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9-level Tower of Hanoi variant

  1. Jan 4, 2009 #1
    I have thought of a 9-level "Tower of Hanoi" mutation that I call the step pyramid puzzle because it resembles a classic Maya step pyramid with a square temple house on top of a larger terraced pyramid.

    9 ______
    8 ______
    7 ____________
    6 ______________
    5 ________________
    4 __________________
    3 ____________________
    2 ______________________
    1 ________________________

    Solve this puzzle just like the Hanoi puzzle except for these changes,

    1) Upper stories 8 and 9, which comprise a two-storied "temple house" are identically sized parts and either can be set atop of their counterpart.
    2) The 2nd and the 5th terraces are special. If either of these terraces are moved, then an extra move of the next terrace pending is immeadeatly made without being counted. Levels 2 & 5 can be indicated by a different color from the rest of the levels.

    It is supposed that if one move is made each day. With these rules in effect, the puzzle will take ??? days to complete.
  2. jcsd
  3. Jan 5, 2009 #2
    Does this imply that you could move 2, then 5, then 2, then 5, then 3, and have it only count as a single move?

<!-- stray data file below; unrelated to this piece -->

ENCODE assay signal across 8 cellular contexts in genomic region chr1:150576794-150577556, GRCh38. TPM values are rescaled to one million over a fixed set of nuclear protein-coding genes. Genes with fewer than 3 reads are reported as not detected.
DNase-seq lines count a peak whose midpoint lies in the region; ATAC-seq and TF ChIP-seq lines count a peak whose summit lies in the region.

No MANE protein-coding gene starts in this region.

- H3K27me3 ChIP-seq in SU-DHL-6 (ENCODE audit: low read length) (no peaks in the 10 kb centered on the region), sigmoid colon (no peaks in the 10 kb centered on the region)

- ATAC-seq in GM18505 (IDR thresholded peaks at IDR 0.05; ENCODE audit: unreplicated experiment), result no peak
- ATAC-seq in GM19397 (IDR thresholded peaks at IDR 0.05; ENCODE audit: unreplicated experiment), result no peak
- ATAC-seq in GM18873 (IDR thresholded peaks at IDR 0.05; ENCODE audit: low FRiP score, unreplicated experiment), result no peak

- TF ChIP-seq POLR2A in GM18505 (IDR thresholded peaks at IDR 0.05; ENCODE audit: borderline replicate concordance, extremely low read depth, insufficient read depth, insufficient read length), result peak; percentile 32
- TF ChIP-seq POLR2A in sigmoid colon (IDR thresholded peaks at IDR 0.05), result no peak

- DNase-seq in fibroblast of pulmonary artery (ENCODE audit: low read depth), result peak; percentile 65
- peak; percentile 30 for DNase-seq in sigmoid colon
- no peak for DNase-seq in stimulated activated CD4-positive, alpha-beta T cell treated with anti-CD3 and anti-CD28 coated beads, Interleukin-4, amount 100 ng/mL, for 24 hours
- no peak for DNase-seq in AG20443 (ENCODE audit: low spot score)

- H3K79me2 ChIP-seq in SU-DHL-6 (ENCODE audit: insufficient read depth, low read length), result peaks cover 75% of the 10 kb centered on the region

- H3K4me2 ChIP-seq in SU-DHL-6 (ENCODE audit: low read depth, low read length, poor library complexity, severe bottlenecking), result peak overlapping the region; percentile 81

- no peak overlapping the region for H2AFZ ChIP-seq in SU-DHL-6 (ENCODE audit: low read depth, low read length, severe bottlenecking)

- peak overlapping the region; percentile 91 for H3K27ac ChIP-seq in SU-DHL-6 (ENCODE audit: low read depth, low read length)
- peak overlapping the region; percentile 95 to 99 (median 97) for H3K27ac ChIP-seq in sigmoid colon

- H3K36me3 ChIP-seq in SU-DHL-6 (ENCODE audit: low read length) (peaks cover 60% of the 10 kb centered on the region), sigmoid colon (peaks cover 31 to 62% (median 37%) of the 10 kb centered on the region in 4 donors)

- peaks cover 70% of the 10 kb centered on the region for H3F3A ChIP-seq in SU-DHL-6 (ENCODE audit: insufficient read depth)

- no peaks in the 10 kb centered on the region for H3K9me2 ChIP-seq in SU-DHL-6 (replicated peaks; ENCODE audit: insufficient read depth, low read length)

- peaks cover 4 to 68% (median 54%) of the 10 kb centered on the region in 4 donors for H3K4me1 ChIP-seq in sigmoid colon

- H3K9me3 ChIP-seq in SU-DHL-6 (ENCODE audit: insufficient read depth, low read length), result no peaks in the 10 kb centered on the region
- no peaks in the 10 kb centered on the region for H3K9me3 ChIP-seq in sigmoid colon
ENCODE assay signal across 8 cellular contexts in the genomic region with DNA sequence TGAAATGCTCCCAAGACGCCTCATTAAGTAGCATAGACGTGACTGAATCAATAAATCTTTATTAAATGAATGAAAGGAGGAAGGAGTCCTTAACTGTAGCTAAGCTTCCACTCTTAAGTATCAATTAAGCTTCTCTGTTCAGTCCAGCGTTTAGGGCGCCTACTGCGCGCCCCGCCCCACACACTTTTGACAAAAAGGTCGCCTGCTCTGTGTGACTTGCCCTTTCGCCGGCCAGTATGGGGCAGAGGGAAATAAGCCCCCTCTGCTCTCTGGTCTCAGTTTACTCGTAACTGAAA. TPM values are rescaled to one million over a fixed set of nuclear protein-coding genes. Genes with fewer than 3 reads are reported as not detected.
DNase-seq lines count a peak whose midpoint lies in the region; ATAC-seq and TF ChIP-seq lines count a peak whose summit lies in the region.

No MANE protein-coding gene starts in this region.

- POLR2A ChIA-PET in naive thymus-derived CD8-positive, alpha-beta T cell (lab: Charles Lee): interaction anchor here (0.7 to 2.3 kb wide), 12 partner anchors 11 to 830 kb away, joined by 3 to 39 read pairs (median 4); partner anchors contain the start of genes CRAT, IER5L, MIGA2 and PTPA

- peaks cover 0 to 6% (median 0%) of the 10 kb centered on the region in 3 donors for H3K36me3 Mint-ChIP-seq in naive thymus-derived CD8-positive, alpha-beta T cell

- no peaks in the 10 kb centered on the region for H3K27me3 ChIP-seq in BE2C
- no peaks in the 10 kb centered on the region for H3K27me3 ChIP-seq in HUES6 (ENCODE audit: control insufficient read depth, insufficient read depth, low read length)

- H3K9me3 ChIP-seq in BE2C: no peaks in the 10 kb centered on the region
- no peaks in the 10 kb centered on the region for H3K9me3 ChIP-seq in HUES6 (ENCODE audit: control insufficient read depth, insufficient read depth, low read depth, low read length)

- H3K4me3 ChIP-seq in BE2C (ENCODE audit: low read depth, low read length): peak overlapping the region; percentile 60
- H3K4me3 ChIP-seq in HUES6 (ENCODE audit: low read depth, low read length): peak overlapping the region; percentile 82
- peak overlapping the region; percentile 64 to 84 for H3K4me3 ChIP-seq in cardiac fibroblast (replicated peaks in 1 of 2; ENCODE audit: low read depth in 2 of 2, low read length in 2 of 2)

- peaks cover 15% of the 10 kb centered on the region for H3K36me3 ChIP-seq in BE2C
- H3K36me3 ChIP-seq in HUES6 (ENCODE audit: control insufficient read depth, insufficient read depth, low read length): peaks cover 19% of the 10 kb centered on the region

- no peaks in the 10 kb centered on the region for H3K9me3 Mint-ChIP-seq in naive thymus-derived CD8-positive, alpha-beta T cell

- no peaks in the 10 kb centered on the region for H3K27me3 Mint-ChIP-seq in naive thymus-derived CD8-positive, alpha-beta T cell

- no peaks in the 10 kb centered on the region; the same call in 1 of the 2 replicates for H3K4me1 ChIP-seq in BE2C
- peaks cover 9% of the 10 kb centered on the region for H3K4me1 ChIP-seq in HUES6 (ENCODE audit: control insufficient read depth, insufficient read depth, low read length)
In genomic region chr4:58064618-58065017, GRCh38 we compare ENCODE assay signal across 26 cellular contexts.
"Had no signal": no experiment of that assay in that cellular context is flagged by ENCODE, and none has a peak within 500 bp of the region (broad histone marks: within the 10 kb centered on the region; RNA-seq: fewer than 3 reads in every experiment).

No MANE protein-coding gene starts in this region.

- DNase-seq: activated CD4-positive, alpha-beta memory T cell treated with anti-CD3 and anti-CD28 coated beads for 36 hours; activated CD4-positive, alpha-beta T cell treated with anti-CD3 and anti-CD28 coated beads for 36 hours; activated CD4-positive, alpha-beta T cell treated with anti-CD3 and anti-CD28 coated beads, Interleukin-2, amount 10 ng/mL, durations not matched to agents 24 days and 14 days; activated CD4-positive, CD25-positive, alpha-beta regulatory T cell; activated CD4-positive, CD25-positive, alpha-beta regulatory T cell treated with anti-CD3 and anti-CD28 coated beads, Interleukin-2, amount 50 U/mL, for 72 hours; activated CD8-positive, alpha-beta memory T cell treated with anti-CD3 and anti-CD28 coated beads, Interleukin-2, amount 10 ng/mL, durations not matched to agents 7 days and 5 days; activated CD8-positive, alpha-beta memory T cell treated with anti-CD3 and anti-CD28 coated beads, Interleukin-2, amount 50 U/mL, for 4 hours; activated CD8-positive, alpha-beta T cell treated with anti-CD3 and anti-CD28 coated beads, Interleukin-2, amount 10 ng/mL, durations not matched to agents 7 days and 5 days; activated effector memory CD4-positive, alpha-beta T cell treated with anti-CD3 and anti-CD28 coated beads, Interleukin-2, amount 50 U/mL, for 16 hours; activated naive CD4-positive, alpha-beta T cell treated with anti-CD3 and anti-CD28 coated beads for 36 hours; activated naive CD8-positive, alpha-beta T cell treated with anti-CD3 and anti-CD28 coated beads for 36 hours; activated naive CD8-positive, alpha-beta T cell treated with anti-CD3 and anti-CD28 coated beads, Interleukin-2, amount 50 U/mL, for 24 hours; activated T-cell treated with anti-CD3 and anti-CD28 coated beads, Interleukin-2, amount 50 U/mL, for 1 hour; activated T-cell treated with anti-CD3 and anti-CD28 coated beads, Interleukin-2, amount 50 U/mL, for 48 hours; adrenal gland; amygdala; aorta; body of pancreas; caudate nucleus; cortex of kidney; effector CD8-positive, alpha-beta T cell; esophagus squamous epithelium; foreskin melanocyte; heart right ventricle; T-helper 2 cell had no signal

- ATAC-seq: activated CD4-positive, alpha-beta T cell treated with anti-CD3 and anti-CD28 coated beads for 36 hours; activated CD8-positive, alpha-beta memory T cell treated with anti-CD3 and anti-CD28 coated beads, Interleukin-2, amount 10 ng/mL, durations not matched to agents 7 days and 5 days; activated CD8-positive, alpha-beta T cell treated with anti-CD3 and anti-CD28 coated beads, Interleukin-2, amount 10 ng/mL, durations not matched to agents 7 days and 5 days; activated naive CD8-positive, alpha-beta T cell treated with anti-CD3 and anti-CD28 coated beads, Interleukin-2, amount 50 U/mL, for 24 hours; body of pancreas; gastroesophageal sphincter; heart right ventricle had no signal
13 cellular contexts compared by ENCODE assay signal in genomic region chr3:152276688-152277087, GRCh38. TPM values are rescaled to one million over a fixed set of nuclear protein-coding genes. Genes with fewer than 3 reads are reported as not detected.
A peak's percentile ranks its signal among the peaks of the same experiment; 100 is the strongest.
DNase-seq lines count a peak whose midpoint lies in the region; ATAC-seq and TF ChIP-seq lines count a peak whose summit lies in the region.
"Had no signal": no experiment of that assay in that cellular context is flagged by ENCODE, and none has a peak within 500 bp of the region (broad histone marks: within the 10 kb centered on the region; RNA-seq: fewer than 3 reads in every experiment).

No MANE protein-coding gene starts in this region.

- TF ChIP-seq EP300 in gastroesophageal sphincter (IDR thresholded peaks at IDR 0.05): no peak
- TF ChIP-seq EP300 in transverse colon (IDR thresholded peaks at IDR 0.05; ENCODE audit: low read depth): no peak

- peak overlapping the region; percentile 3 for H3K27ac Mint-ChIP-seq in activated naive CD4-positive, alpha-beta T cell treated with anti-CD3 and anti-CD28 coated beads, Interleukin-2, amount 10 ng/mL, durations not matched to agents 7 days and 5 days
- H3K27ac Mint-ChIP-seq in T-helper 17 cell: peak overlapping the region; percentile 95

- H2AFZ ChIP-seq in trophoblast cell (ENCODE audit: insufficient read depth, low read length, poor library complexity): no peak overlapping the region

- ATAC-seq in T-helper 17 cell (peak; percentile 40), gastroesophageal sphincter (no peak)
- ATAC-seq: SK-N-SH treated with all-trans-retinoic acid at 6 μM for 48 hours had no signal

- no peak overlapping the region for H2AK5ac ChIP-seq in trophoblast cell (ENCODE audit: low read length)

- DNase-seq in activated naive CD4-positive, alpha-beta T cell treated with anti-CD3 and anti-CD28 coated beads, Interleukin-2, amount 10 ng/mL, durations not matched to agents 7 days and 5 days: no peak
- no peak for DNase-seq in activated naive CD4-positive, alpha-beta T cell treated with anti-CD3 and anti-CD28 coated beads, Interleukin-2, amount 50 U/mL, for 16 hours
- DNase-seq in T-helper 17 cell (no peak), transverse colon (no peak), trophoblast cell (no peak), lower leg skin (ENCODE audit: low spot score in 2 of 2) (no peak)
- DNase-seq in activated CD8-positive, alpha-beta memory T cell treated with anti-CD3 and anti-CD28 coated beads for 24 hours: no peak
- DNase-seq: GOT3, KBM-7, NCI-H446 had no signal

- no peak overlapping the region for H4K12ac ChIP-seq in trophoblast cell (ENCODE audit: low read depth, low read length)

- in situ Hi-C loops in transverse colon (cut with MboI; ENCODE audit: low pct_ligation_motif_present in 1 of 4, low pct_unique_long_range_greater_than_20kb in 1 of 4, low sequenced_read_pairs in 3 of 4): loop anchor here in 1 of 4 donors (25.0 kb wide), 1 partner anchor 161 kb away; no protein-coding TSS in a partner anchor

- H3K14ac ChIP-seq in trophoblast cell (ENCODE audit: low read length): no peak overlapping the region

4. Jan 5, 2009 #3
    I should have said that the puzzle should be solved in the procedure that takes the fewest number of moves. Terrace 2 & 5 would never follow each other as moves go.
  5. Jan 6, 2009 #4
    I think 2 & 5 being special effectively makes no difference to the shortest solution. Effectively, you just have to solve the puzzle normally, and then subtract the number of moves with 2 & 5 from the total number of moves. For all intents and purposes, it's no more difficult than with 1 special level. However, if you CAN'T infinitely chain the special levels' moves together, it means that there may be some optimization possible by preferring to move one of the special levels "prematurely" so to speak. I'm not sure that's the case, given the limited number of moves at a given time, but it theoretically adds a degree of complexity. Hence, to add a degree of complexity, I'd suggest making #2 and #3 the special levels, and that their moves could not be chained together. But that could add a bit too much difficulty for the level of problem.

  6. Jan 6, 2009 #5
    I chose #2 & #5 because of a special preference for the number of moves the puzzle takes to complete.
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